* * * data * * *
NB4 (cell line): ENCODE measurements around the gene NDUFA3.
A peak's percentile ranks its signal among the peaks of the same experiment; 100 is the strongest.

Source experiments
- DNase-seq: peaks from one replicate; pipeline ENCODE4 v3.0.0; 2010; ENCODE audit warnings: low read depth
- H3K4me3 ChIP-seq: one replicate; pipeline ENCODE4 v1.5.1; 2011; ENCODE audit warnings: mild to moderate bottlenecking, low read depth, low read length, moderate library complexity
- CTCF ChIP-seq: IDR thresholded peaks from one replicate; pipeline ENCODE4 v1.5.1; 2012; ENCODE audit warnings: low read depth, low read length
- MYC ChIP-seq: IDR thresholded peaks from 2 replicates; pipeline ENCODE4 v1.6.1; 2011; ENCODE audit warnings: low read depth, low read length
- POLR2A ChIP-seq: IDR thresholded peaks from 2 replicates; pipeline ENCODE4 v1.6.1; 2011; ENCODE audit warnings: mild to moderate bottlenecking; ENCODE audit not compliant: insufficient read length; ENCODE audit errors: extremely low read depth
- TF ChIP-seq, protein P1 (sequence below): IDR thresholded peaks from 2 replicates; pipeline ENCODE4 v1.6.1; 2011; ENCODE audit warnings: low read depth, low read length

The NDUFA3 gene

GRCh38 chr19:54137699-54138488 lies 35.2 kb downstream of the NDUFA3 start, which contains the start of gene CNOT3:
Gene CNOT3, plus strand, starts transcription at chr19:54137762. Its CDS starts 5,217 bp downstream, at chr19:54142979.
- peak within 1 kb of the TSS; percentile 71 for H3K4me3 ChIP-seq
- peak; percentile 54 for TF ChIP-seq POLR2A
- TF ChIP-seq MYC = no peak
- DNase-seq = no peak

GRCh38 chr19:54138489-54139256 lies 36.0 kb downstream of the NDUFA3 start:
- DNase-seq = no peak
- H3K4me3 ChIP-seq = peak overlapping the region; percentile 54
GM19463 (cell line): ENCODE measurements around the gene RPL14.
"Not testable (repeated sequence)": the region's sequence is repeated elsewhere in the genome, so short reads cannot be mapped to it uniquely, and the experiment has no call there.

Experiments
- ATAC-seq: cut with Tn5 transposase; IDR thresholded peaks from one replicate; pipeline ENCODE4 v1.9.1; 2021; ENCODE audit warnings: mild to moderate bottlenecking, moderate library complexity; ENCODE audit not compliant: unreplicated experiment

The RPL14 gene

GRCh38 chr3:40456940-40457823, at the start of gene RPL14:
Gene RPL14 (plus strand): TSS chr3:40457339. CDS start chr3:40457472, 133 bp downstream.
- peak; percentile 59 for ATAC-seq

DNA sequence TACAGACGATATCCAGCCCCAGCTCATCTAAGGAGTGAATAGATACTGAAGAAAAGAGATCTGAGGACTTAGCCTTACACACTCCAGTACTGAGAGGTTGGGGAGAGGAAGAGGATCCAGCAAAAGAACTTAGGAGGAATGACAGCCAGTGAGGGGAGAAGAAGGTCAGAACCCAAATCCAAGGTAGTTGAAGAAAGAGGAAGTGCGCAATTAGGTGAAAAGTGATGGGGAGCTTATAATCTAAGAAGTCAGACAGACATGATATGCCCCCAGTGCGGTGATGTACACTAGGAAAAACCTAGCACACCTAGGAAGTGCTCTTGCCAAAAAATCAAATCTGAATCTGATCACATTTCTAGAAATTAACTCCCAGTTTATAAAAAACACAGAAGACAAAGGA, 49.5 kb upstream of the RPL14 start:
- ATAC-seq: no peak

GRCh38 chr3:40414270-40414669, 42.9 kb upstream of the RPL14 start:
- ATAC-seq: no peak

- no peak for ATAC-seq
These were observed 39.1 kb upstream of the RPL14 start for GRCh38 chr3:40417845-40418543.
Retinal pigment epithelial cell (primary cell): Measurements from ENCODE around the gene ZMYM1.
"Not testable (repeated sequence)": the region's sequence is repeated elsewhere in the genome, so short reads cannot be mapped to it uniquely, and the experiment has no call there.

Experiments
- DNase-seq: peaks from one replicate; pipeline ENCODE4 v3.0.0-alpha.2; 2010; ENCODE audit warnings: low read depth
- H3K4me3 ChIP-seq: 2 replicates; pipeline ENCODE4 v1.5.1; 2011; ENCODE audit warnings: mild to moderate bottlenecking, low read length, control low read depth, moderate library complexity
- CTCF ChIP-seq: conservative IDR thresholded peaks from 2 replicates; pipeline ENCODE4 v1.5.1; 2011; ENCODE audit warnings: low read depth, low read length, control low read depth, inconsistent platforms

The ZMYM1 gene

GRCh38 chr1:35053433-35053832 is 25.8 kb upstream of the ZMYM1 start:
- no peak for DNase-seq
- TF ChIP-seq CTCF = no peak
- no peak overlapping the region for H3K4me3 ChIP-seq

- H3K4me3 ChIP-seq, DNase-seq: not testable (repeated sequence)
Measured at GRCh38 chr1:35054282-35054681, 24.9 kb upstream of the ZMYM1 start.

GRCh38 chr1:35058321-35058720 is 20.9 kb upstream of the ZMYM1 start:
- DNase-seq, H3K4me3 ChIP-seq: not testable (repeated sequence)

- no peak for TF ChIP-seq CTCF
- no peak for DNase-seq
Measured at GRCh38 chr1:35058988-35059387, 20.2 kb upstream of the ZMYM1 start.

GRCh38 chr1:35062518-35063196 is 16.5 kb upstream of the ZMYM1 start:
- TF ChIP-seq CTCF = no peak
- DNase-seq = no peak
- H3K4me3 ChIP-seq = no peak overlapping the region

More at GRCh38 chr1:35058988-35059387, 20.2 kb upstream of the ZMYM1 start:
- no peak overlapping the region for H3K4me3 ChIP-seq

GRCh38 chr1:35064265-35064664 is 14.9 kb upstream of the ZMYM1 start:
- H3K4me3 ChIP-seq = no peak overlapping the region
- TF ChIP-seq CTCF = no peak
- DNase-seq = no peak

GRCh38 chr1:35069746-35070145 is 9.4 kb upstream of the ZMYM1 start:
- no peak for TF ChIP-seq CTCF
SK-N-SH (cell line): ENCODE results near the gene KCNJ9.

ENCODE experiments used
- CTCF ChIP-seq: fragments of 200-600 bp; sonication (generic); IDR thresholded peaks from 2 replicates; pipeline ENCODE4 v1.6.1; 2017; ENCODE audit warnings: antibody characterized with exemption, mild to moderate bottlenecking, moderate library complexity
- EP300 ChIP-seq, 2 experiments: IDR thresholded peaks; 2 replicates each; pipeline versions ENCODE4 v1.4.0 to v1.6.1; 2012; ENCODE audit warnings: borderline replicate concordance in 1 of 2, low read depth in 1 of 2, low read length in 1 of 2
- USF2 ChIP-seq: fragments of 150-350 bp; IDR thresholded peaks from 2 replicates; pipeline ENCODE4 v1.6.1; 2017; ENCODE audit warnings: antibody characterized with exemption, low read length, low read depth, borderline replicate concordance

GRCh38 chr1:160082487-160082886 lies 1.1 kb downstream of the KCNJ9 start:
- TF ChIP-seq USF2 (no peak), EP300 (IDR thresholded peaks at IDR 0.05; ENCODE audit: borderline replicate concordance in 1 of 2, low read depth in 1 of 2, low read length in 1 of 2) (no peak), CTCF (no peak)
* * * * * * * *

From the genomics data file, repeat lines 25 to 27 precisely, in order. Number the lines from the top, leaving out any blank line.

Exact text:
GRCh38 chr3:40456940-40457823, at the start of gene RPL14:
Gene RPL14 (plus strand): TSS chr3:40457339. CDS start chr3:40457472, 133 bp downstream.
- peak; percentile 59 for ATAC-seq